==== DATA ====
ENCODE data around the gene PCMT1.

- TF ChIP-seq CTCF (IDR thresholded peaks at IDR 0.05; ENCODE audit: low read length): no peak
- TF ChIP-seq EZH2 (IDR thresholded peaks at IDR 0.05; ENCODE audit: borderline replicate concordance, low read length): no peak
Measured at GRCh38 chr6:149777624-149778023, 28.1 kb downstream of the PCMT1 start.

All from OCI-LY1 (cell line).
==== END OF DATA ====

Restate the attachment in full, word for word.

ENCODE data around the gene PCMT1.

- TF ChIP-seq CTCF (IDR thresholded peaks at IDR 0.05; ENCODE audit: low read length): no peak
- TF ChIP-seq EZH2 (IDR thresholded peaks at IDR 0.05; ENCODE audit: borderline replicate concordance, low read length): no peak
Measured at GRCh38 chr6:149777624-149778023, 28.1 kb downstream of the PCMT1 start.

All from OCI-LY1 (cell line).